We have improved our water efficiency and limited our water footprint in local watersheds by setting water usage goals, collaborating with managers on achieving those goals, and investing in water-efficient technologies in our bottling plants. From 2006 to 2016, our production centers in Utah and Idaho avoided the use of over one billion liters of water. We accomplished this by implementing water efficiency and reuse projects and monitoring the daily water usage rate in each of our manufacturing plants.

Swire aims to both reduce the water we use and enhance the natural environment’s ability to retain water. To understand the watersheds in which we operate, we have completed Source Water Vulnerability Assessments for each of our manufacturing facilities, utilizing the expert knowledge of third-party hydrogeologists. These assessments are used to study any risks associated with water supplies, from environmental to social risks. Following these vulnerability assessments, we have also developed Source Water Protection Plans, which work to protect the watersheds in our operating areas.

One of our major initiatives toward protecting the water resources in the communities and ecosystems in which we operate is called the Replenish program. In collaboration with our partner, The Coca-Cola Company, we work to implement conservation projects that restore the water supplies of natural water bodies like rivers, wetlands, and aquifers. We have partnered with Bonneville Environmental Foundation (BEF), Trout Unlimited, The Nature Conservancy, and Coca-Cola North America (CCNA) on two restoration projects in Utah and Idaho, and on a new project in Colorado.

In 2016, we returned approximately 272 million liters of water to nature and communities; in 2017, with the addition of the Colorado project, that number will increase to 588 million liters. In 2016, Swire and CCNA funded Replenish projects across Swire’s operating areas that returned to nature 208% of the water consumed in six Swire and CCNA bottling plants. The water replenishment projects that we support improve water for communities, which enhances wildlife habitat and recreational activities.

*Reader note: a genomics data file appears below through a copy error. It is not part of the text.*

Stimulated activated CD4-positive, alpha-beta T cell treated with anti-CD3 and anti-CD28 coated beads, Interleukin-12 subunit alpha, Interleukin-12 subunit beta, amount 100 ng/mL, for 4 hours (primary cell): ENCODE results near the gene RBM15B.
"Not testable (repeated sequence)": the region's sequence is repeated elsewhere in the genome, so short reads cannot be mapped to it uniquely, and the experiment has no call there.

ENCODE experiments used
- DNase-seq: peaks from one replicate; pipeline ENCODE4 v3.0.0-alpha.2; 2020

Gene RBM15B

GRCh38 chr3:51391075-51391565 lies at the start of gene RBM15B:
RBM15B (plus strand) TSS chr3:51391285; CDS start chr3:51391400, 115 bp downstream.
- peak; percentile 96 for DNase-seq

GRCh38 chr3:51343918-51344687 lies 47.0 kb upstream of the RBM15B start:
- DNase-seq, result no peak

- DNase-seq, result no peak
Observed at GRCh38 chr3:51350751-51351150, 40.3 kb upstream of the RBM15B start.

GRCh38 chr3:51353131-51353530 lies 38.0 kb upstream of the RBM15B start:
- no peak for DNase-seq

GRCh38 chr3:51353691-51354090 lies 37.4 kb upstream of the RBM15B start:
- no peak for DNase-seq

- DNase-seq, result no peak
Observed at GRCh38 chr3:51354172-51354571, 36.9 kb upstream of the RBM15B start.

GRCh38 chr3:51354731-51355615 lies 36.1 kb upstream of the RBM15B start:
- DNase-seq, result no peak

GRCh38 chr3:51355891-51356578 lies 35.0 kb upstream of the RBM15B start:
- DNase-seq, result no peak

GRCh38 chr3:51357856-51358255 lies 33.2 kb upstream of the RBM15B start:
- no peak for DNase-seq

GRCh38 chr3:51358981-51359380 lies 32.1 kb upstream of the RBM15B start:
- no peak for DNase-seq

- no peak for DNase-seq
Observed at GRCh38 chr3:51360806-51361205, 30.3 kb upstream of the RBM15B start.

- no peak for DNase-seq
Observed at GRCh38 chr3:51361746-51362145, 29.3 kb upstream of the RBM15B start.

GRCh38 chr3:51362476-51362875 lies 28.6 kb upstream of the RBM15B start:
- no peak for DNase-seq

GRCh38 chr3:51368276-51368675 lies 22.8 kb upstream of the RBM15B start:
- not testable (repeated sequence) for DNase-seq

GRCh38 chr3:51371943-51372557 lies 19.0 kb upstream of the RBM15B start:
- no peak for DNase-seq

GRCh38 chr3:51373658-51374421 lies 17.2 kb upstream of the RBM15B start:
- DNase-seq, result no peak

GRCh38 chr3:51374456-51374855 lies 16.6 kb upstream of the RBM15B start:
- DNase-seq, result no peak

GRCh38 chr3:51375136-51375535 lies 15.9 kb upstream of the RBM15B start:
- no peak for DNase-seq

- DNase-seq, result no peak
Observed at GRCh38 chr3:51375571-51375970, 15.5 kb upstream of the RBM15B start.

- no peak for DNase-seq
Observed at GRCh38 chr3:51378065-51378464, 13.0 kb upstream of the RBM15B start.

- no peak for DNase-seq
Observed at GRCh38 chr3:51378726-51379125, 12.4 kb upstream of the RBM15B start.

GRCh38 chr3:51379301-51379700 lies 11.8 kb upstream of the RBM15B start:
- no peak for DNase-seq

Water Champions: Smart Rain

With the topic of sustainability becoming more and more relevant the idea to start Smart Rain came in 2012.  From conception Smart Rain has taken off servicing not only high end commercial properties, but also government buildings, schools, city parks, retail spaces, and residential.  Smart Rain has been able to fill a gap customers needed that not many contractors have even realized was there.  They have been able to upgrade irrigation systems to help with water efficiency and conservation which in turn saves customers immensely on water bills.  Smart Rain’s mission is to grow to be a nationally known brand for water sustainability and help conserve our most valuable natural resource.

Since Smart Rain was started in 2012 it has installed hundreds of commercial sites and it still manages many of them on a daily basis today. They have filed and secured a patent on the process in which they provide water management. They have filed several more on the process and technology in which they are developing. They have saved their customers roughly 350 million gallons of fresh water and more than $1 million dollars on water bills.



Water Champion: Real Salt Lake

At Rio Tinto Stadium, we take all efforts possible to conserve water. Our goal is to have the best pitch (soccer term for grass) possible when we host a home match. The best pitch provides our team with a competitive advantage… which enhances the Real Salt Lake fan experience.